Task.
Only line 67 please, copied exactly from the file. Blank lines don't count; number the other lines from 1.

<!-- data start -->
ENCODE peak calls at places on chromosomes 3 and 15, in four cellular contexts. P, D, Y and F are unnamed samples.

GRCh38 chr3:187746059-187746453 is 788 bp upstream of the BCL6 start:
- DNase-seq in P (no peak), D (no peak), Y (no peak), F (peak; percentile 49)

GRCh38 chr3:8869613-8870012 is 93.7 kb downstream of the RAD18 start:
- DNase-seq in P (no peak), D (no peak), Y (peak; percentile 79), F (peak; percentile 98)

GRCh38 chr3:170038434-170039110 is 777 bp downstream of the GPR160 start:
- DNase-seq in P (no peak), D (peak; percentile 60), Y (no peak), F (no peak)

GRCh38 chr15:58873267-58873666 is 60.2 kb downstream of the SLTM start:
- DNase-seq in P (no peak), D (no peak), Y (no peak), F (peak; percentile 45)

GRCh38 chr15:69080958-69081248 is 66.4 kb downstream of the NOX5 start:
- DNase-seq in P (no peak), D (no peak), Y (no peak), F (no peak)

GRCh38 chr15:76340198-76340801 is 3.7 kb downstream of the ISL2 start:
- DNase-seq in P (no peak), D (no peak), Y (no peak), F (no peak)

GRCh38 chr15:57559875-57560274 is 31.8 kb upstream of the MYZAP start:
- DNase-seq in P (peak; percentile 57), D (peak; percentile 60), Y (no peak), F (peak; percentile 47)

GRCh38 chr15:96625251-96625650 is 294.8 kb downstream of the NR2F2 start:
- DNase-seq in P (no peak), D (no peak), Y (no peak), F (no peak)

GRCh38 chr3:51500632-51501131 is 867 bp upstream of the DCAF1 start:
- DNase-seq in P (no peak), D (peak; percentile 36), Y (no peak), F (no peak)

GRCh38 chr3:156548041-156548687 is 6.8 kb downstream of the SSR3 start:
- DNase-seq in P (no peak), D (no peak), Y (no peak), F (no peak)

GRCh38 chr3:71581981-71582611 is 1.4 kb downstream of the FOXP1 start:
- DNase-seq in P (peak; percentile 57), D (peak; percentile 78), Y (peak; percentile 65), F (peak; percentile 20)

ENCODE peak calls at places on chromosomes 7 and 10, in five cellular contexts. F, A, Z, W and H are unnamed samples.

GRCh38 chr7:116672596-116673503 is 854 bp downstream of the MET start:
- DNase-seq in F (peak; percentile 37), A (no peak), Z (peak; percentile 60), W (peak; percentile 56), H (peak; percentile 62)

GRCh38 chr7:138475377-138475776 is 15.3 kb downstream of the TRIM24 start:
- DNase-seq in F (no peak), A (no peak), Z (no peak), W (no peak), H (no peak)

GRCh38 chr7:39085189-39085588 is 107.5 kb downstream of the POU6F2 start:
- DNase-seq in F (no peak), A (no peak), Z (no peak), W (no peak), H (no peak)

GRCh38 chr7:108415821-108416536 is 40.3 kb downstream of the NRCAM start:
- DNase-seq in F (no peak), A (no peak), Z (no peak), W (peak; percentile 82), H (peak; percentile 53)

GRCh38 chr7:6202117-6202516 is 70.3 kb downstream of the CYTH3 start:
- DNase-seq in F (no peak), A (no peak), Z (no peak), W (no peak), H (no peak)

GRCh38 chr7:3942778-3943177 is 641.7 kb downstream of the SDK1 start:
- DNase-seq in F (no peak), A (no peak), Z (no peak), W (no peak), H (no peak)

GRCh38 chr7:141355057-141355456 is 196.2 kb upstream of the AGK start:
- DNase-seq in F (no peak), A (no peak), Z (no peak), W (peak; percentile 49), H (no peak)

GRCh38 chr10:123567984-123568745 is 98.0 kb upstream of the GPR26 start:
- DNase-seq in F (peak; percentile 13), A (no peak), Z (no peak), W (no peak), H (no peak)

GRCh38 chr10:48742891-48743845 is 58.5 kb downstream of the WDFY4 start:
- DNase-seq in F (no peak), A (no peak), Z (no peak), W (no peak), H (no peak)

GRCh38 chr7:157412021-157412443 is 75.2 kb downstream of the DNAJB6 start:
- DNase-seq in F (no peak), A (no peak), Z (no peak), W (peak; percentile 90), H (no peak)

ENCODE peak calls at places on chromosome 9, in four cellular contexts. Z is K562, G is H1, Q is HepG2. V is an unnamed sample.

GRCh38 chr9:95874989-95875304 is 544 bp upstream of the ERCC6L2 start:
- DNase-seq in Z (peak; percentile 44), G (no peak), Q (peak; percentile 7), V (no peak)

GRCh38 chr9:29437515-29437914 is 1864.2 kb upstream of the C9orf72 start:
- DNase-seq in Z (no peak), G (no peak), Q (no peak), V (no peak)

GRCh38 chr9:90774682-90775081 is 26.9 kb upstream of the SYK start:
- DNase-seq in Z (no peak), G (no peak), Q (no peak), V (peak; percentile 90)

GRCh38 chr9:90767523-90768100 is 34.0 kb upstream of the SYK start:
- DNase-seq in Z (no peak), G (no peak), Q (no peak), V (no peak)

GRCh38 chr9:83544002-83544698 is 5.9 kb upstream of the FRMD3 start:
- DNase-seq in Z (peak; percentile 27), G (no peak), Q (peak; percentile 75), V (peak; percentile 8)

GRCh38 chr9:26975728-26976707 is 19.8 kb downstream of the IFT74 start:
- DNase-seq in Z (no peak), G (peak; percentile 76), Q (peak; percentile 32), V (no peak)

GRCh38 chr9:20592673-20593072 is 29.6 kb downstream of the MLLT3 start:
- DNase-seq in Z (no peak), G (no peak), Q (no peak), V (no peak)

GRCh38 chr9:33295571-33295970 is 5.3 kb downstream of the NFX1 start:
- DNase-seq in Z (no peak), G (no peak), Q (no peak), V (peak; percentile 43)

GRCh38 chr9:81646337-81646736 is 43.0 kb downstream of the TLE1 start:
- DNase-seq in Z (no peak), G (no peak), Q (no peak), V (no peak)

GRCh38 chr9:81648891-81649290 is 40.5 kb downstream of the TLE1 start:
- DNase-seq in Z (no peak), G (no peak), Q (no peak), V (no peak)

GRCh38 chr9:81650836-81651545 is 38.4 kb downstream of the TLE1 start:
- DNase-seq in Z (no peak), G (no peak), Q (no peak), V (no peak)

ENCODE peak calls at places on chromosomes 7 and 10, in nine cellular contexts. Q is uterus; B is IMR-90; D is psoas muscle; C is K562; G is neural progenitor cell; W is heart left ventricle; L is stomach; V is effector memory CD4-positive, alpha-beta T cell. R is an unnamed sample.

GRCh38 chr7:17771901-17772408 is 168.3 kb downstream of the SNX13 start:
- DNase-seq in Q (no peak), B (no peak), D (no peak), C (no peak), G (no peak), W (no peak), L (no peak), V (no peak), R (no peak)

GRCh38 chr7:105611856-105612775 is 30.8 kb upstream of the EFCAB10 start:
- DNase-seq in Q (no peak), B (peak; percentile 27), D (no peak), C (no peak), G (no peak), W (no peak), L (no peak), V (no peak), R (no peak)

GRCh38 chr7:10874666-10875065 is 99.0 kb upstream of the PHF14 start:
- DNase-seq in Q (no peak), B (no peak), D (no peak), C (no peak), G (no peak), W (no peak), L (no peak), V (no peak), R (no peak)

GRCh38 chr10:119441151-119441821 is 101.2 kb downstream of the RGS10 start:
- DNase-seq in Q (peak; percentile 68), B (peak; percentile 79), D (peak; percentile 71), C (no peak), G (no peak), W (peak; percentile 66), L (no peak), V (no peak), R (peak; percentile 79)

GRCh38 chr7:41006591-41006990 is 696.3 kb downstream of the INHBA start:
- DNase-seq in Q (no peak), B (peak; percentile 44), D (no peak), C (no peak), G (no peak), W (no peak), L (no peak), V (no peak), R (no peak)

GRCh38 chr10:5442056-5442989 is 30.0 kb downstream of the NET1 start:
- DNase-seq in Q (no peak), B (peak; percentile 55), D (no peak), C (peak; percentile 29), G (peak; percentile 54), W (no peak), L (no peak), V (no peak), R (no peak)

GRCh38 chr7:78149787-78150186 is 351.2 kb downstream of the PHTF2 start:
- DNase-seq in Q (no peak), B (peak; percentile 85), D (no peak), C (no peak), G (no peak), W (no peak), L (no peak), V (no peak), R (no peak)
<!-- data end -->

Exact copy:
- DNase-seq in Z (no peak), G (no peak), Q (no peak), V (no peak)